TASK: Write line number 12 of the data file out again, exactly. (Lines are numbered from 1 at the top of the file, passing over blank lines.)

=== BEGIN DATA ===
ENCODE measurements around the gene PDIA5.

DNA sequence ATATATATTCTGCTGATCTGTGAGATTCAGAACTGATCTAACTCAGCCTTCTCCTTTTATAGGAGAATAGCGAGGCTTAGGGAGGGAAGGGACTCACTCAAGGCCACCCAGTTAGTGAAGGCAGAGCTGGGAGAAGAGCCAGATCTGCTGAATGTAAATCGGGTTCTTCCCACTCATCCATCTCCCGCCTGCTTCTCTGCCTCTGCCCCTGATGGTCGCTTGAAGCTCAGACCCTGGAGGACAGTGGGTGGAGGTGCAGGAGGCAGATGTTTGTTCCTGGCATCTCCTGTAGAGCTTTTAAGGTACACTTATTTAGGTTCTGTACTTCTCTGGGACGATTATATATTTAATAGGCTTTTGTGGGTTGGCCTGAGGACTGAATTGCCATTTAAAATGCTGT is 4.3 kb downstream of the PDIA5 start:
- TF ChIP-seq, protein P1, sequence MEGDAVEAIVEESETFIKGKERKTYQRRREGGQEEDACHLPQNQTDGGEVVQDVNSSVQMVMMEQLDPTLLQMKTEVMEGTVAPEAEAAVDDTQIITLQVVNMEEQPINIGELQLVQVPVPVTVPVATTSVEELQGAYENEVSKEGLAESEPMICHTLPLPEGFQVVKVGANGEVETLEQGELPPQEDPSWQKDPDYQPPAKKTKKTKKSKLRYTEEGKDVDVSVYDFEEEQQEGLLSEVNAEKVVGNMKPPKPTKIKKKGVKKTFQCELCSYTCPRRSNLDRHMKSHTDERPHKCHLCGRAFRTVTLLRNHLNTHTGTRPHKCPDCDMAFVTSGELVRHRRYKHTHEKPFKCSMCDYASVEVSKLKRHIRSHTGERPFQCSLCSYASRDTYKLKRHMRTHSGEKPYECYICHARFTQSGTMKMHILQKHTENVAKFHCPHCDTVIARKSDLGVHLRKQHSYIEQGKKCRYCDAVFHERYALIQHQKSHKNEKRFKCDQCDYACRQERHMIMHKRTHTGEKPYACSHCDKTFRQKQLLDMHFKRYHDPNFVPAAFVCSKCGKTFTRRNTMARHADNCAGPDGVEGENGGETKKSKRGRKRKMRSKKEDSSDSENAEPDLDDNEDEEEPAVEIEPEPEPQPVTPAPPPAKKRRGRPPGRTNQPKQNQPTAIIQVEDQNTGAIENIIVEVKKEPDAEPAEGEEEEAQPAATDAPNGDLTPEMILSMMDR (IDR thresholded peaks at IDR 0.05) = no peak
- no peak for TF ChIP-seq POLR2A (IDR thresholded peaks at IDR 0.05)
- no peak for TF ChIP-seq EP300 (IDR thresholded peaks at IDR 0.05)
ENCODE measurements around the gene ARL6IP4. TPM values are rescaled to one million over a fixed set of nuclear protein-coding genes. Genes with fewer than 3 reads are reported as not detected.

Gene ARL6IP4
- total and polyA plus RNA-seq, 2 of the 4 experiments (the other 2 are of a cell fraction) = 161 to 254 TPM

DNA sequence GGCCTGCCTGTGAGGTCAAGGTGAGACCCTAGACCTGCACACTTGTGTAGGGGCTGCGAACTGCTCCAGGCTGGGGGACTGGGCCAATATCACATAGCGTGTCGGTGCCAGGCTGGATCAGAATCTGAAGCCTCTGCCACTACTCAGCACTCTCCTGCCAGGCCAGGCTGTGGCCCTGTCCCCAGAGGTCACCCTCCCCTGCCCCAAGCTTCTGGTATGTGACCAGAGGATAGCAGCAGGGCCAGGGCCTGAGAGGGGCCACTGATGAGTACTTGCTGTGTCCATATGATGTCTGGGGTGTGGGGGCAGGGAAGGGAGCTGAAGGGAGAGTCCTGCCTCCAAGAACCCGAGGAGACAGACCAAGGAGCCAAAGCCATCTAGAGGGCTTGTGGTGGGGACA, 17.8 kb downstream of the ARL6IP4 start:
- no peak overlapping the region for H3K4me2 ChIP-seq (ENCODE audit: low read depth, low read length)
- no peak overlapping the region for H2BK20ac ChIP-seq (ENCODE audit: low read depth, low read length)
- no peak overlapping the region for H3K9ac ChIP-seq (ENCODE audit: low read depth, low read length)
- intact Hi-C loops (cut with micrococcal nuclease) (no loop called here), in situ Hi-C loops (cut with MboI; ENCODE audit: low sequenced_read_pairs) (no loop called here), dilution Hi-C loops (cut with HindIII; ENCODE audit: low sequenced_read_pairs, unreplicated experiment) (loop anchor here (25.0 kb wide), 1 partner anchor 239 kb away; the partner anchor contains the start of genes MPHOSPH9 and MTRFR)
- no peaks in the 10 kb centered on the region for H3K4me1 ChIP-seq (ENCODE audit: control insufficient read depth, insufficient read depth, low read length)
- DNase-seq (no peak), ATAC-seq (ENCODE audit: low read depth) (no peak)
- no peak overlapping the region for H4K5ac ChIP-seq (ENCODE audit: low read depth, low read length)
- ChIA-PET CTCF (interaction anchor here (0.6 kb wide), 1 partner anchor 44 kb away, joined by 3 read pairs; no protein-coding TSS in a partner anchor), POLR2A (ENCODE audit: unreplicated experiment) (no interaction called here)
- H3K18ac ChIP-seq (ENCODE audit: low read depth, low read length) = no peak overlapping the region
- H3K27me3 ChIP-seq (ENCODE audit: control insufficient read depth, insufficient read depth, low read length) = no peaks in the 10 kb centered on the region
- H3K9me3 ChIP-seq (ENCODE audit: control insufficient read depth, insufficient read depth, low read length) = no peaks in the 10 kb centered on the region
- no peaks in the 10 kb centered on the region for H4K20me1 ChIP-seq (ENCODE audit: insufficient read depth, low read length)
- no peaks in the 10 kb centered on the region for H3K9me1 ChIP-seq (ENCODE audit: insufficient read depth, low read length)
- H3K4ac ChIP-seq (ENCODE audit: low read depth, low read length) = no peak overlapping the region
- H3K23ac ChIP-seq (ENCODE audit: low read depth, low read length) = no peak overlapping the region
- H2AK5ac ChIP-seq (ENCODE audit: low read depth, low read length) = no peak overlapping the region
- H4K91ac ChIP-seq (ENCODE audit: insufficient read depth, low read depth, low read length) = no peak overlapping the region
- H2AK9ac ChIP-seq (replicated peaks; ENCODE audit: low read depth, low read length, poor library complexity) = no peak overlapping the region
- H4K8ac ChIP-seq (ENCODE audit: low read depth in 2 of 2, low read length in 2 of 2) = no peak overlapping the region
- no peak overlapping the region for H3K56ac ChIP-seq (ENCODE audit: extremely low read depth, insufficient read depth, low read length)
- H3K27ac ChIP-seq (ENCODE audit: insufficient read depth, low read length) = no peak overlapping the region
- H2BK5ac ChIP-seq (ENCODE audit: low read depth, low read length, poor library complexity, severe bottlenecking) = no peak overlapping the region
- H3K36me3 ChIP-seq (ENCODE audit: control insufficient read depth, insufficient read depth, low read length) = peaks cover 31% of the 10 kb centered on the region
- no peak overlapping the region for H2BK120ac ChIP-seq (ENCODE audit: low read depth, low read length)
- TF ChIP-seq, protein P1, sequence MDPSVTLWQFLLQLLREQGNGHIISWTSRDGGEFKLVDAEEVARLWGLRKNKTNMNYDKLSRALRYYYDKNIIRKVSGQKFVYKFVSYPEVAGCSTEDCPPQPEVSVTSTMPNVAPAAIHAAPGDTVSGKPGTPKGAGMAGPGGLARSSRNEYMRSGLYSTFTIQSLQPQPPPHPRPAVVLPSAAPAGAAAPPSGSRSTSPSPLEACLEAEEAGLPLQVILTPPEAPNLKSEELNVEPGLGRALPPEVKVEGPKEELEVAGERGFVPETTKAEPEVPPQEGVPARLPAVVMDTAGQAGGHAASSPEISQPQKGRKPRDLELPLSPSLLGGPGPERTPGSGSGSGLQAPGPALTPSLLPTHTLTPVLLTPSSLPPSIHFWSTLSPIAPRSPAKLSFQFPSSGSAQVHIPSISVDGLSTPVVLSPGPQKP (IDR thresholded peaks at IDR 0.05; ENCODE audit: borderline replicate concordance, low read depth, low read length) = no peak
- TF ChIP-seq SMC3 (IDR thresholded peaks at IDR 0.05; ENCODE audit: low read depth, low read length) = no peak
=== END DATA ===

- no peak overlapping the region for H3K9ac ChIP-seq (ENCODE audit: low read depth, low read length)